Surprisingly, California law on sexual harassment and discrimination also includes what is called “sexual favoritism.” According to top sexual harassment attorneys in California, suppose an immediate superior—manager, supervisor, or the like—is linked with an employee, and the latter was given a raise or was promoted ahead of his or her other co-workers who are more qualified for that promotion. This form of workplace harassment is considered such because this gives the impression that obtaining employment advancement can be done by engaging to a sexual relationship with that immediate superior.

Seeking the legal services of sexual harassment attorneys

Sexual favoritism and quid pro quo harassment, as well as the physical, verbal, and visual form of sexual harassment, if done repeatedly, can create a hostile working environment for the employee/s involved. As an employee working in Los Angeles, it is important that you exercise your rights especially that such form of sex discrimination is prohibited under the various federal and state employment statutes. If you have been pressured to give in to the sexual favors of your superior or you are forced to tolerate any inappropriate conduct in the workplace, then you must respond to it immediately by seeking the legal services of Los Angeles sexual harassment Attorneys. By doing so, you won’t only be made aware of your legal options against your employer, but you may also have an increased chance of securing compensation for the damages your employer caused you.


Understanding California Age Discrimination Law

age discrimination

Federal and California anti-discrimination laws are known to prohibit such common forms of workplace discrimination as race, sex, and disability discrimination. However, what many people don’t realize is that there are similar laws that make it illegal for employers to discriminate against employees and applicants in any aspect of employment on the basis of their age, as mentioned by California age discrimination attorneys.

During tough economic times, companies often resort to employment layoffs, affecting those who have been in service with them for a very long time. While there is certainty that new employees may also be let go, it is often the senior employees who are considered candidates to being laid off or terminated. This is because these individuals have been obtaining higher salaries for quite some time, and laying them off is the best option in such a difficult situation. For some employers, younger and less experienced workers cost less and are considered better investments than the senior and more experienced ones. Employers may easily get away with doing such employment decisions without discriminating others, but there have been a lot of California cases in which they subject employees age 40 or older to workplace bias on the basis of age. In fact, figures from the U.S. Equal Employment Opportunity Commission (EEOC) showed that during the fiscal year 2012, the agency received about 1,800 of such cases. Needless to say, this form of workplace discrimination is definitely a humiliating experience, which is why affected employees must consult with California age discrimination lawyers right away.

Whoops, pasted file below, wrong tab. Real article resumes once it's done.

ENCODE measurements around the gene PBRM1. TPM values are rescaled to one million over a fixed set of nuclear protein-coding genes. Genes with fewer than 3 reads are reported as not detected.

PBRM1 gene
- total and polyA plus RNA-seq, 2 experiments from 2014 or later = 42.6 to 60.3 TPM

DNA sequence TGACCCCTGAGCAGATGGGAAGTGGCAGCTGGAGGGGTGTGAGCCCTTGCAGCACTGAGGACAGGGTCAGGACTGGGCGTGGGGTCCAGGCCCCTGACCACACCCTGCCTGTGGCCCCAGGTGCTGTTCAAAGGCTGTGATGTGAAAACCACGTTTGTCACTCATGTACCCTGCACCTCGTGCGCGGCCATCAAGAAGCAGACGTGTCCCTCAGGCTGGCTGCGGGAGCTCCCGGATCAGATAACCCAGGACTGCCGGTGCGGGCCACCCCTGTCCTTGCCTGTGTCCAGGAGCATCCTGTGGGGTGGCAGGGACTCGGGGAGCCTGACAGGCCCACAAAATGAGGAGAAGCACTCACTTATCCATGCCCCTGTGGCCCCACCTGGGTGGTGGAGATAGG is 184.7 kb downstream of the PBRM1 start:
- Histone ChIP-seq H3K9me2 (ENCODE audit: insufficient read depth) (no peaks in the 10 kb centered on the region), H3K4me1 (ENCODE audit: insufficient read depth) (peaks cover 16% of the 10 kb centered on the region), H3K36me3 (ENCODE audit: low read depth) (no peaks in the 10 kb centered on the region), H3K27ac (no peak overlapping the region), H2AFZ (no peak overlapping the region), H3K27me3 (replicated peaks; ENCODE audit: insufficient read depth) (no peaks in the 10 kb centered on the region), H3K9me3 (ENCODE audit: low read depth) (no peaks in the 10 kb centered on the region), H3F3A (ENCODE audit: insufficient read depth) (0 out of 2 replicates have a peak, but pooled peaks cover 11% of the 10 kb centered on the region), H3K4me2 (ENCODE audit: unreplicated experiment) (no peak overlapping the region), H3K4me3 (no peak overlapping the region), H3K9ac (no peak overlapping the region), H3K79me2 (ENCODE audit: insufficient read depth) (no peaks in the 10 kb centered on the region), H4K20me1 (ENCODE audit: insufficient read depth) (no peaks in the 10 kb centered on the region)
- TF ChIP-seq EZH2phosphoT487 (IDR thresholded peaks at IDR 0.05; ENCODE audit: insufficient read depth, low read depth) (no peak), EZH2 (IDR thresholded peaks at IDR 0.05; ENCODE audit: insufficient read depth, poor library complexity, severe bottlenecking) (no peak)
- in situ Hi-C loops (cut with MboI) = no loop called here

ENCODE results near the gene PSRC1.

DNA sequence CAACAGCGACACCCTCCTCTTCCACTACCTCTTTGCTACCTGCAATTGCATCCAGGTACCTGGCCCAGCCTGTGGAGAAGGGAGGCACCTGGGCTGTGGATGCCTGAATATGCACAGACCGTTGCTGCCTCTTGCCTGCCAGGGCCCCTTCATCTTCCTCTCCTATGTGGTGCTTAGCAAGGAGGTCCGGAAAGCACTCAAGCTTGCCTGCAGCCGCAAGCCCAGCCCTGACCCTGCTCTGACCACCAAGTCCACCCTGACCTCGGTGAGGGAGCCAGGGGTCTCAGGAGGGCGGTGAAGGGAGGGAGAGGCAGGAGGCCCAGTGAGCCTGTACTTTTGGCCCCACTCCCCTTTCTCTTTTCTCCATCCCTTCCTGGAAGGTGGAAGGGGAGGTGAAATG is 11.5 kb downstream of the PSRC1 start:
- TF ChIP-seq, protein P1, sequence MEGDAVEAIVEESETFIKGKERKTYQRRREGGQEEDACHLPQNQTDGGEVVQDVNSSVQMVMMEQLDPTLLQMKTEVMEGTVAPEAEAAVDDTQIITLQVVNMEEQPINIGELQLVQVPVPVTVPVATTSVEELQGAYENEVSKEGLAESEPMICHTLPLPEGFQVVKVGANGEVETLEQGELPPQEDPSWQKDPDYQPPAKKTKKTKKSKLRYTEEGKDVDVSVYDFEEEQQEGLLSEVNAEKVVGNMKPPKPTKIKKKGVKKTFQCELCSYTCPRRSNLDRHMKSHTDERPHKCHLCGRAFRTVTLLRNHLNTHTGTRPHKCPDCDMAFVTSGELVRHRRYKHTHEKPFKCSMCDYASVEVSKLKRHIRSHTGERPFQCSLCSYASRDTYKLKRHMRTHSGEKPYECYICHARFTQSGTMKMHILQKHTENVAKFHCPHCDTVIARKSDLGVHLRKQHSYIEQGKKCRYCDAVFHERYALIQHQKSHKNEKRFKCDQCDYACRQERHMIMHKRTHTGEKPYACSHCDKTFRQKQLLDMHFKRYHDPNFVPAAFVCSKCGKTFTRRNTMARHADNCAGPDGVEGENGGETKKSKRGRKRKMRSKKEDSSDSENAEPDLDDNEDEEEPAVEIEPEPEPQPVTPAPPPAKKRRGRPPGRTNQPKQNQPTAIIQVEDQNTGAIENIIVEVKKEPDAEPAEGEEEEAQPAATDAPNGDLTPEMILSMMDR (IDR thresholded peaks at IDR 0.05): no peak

About age discrimination and California age discrimination law

This form of workplace discrimination refers to an action or conduct in which an employee or applicant is less favored because of his or her age. It can happen in any term or condition of employment, including the following:

·   Hiring process, where an employer may deny an 40-year-old or older employee a job because of his or her age;

·     Promotions, where an employer decides not to promote an older, experienced employee and instead favors a younger but inexperienced employee;

·        Demotions, where an employer decides to assign an older employee to a low-ranking job in the company to give way to a younger employee to take over the vacant job opening previously held by the older one; and

·       Termination; where an employer decides to lay off an employee as a cost-cutting measure and as a way to invest on younger candidates in employment.

Age discrimination may seem new to some, but the employment law that makes this form of workplace discrimination illegal have been around since the 1960’s. The Age Discrimination in Employment Act (ADEA) was signed into law in 1967, and applies to employers with 20 or more employees. This federal law simply prohibits employers from discriminating against employees and applicants ages 40 or over. In California, similar provisions also appear in the state’s Fair Employment and Housing Act (FEHA). While the laws apply to individuals aged 40 or older, they do not prohibit employers from favoring an older worker over a younger one, even if the ages of the two individuals are 40 or older.

Age-motivated harassment in the workplace is likewise not allowed under the ADEA and the FEHA, according to an age discrimination attorney in California. Saying offensive remarks about a person’s age, especially if the individual is 40 years or older, is considered harassment. Similar conduct that happens frequently to a person may either create a hostile working environment or may result in the employer making an adverse employment decision such as termination or demotion. Also, retaliating against an employee who charges, testifies or participates in an investigation of an age discrimination-related incident is illegal pursuant to the two anti-age discrimination laws.

Your rights under California age discrimination law

If you have been subjected to discrimination, harassment, or retaliation on the basis of your age, then pursuing an age discrimination case against your employer should be the first of your priorities. However, having your case handled by the best Los Angeles age discrimination attorneys will guarantee you the best possible outcome. Failing to do so means undermining your right to just and fair compensations that you may be entitled to receive if you emerged victorious in your case.